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Re: [RFC] PR/27390, latent complex-mode bug in regstack
- From: Roger Sayle <roger at eyesopen dot com>
- To: Paolo Bonzini <paolo dot bonzini at lu dot unisi dot ch>
- Cc: GCC Patches <gcc-patches at gcc dot gnu dot org>, Richard Guenther <rguenther at suse dot de>
- Date: Mon, 5 Jun 2006 18:08:11 -0600 (MDT)
- Subject: Re: [RFC] PR/27390, latent complex-mode bug in regstack
On Mon, 5 Jun 2006, Paolo Bonzini wrote:
> This patch fixes two problems in regstack involving complex modes.
Sorry again for the delay in commenting on PR target/27390, it's
another case of someone Cc'ing firstname.lastname@example.org in bugzilla. :-(
I believe something like your first?/second? patch, that only affects
subst_stack_regs_pat is the correct fix. You describe them as patch
one and patch two in your original message, but they appear in reversed
order in the ENOPATCH follow-up. :-)
The issue (which it sounds like you've already figured out), is that
move_nan_for_stack_reg must be called in the same order as the
instructions are processed/encountered in the insn stream in order to
keep the "regstack" state (which is updated in move_nan_for_stack_reg)
The problems you described in bugzilla, are from your original attempt
calling "move_nan_for_stack_reg" on insn, then inserting a new insn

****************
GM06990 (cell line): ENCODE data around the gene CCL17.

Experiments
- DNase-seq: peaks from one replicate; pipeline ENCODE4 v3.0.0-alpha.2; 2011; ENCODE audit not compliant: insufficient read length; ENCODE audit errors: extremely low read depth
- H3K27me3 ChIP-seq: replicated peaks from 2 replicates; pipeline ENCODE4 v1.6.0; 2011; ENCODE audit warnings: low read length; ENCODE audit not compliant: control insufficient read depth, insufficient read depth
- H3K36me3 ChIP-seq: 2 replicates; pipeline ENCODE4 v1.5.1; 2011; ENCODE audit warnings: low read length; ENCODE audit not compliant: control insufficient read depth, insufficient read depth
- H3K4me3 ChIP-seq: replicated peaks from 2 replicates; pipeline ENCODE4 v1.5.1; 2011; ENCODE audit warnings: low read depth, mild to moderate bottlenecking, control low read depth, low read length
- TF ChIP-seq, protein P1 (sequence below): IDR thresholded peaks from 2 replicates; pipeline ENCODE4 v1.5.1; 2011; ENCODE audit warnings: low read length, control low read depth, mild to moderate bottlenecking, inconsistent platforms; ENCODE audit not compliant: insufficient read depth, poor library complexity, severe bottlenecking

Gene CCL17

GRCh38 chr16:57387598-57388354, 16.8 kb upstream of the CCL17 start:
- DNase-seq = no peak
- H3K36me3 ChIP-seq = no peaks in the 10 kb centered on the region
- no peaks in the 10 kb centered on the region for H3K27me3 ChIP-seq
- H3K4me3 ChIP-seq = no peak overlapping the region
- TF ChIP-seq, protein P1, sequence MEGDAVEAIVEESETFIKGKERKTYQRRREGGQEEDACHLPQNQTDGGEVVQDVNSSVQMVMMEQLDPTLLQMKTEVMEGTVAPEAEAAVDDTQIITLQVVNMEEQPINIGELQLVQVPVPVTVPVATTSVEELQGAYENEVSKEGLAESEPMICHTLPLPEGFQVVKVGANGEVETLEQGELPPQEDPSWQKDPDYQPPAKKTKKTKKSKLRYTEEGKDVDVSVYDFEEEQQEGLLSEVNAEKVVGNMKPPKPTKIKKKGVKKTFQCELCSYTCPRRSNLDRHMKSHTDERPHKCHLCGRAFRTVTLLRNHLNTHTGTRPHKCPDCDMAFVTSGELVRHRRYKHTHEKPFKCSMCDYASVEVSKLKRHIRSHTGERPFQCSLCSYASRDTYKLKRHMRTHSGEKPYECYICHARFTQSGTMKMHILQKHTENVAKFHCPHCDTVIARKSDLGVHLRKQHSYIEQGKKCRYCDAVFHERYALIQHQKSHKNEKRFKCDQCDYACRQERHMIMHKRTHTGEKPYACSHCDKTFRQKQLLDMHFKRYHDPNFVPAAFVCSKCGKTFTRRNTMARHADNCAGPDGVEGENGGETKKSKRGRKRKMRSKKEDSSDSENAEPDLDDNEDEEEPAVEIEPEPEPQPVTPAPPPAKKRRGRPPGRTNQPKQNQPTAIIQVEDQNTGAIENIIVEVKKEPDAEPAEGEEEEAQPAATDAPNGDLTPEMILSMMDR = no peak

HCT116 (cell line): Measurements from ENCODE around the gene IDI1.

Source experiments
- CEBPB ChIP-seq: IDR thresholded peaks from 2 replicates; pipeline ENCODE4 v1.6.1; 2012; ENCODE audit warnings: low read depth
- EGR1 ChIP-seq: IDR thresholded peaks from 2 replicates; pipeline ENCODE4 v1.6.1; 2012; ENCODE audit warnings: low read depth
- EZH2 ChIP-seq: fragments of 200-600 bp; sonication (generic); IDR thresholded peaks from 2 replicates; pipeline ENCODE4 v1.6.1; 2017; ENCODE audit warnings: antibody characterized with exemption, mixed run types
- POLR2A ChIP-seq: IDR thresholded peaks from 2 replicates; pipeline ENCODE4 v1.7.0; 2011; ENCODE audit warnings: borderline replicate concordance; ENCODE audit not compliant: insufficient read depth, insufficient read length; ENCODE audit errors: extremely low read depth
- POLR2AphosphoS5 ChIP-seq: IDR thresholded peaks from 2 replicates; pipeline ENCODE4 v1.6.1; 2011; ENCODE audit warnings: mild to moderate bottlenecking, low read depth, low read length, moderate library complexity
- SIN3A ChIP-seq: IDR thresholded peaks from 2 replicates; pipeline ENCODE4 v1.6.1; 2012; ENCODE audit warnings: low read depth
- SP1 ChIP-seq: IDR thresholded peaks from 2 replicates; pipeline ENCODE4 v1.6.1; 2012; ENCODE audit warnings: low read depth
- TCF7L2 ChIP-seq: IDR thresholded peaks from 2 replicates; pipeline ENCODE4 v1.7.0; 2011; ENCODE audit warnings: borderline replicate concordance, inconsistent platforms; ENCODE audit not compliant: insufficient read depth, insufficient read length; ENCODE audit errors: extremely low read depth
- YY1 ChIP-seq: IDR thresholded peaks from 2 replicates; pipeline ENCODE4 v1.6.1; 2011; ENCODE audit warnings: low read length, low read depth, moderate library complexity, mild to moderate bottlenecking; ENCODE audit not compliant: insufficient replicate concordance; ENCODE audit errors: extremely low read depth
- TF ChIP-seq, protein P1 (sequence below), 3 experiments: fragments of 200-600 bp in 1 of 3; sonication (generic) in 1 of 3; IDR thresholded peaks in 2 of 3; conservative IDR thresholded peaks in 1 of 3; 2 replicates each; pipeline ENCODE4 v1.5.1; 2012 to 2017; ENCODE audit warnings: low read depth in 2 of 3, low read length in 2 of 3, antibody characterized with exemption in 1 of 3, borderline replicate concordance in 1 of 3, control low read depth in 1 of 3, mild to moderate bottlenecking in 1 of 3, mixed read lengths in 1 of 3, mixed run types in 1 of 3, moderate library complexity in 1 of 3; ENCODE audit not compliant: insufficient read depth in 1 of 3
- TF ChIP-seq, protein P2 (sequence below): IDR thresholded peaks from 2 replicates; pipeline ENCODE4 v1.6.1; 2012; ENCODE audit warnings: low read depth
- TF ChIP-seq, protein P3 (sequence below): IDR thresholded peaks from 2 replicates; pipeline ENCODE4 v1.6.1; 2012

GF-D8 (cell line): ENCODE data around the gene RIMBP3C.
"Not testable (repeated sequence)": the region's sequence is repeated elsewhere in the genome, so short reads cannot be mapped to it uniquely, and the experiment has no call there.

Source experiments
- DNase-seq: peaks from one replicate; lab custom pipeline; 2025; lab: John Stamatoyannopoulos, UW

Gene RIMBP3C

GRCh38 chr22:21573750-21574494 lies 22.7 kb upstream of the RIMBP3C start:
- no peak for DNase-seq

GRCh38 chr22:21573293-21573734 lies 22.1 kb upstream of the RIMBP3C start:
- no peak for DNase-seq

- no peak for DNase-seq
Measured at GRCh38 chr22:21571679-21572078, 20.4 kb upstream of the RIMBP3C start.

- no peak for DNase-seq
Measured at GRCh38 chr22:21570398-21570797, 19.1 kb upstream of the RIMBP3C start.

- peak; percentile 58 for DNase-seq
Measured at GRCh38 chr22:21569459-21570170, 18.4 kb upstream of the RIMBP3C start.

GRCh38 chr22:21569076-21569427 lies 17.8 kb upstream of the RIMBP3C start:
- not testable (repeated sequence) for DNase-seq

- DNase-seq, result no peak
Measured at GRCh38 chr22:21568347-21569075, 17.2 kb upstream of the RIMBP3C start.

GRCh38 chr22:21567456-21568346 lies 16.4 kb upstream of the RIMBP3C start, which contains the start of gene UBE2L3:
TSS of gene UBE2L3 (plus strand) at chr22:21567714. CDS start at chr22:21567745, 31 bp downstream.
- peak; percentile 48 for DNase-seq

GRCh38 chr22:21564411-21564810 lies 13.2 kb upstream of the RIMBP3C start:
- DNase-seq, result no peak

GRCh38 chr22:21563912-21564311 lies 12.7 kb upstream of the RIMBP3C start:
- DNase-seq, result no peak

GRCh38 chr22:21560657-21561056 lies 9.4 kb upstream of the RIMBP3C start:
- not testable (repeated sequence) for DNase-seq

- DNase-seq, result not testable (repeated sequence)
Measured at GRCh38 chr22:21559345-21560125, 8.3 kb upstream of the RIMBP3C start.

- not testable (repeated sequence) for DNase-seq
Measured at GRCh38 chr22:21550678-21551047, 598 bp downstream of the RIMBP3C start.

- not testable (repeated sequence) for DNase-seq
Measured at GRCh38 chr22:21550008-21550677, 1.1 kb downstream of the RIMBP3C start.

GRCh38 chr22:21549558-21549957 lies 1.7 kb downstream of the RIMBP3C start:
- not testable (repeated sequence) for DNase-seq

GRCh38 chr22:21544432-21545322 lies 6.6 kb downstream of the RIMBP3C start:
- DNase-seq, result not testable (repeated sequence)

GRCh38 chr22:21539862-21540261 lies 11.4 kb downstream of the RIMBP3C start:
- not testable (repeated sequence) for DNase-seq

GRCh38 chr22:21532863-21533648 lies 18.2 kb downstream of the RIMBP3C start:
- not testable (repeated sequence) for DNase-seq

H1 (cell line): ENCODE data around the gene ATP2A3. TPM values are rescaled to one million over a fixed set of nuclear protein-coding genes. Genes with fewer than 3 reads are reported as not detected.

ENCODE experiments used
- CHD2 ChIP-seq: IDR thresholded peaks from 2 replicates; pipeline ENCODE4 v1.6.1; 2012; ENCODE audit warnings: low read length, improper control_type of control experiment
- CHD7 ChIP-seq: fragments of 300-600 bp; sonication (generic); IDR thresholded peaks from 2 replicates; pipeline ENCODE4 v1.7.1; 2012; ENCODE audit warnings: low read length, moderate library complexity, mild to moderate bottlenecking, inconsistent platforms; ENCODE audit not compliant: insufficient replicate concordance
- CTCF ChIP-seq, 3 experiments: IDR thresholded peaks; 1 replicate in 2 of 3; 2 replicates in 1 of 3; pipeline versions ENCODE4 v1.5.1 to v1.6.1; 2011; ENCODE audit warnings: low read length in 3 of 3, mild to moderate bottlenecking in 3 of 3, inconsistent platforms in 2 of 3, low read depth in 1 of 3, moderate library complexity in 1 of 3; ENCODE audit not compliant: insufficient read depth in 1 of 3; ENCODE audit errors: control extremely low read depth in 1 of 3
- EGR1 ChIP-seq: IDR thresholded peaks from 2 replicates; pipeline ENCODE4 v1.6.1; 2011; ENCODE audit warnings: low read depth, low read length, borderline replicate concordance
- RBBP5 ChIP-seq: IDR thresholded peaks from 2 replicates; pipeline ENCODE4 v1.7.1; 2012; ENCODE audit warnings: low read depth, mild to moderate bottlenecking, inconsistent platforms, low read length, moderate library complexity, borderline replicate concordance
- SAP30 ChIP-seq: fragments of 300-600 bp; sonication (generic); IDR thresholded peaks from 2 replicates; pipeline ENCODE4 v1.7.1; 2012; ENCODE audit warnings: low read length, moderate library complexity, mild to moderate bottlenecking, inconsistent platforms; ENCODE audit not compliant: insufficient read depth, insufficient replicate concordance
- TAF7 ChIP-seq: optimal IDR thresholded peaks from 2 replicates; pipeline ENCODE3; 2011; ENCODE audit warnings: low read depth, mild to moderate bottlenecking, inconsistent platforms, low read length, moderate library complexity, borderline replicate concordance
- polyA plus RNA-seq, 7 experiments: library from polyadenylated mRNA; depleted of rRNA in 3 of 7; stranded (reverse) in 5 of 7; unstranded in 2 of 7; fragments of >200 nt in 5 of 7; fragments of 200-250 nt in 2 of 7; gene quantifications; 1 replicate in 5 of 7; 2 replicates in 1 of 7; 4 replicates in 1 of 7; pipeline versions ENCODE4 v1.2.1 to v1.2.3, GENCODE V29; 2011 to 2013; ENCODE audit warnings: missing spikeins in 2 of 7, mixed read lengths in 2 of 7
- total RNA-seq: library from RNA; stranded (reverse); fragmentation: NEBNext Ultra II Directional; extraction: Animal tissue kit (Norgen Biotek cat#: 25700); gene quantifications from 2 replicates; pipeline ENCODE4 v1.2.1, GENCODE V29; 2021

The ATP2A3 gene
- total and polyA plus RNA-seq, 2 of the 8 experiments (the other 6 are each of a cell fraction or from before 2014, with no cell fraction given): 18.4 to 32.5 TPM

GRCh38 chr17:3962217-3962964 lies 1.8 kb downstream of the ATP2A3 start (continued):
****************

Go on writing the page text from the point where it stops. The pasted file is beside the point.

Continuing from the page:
immediately before it, and calling "move_nan_for_stack_reg" on that:
which confused the "regstack" state as to which registers were where
on the stack after this sequence.
Notice, that this resulted in the invalid code:
when what the compiler intended to generate was
Hence your revised patch that inserts the new insn first, calls
move_nan_for_stack_reg on it, and then calls move_nan_for_stack
on the current/final insn is the correct strategy.
Ideally, we can probably do even better by converting this into
avoiding two references to the constant pool, by first loading
a NaN, and then duplicating the top of stack. Not that uninitialized
complex values are a common occurence :-). By peaking into the
inner workings for "move_nan_for_stack_reg" you can probably avoid
creating the CLOBBER pattern you currently use, and call directly
to "move_for_stack_reg", first for the NaN then for the copy/dup.
This avoids creating dummy RTL only to immediately overwrite/leak it.
Does all this make sense? (and rationalizes the strange behaviours
you've been seeing). Let me know if your happy to investigate the above
refinements or you'd prefer to commit something similar to what you have
(to resolve the regressions) and leave it to someone else to tidy up
Many thanks for investigating this. It's now clear that this was a
pre-existing latent bug that your reload preference changes had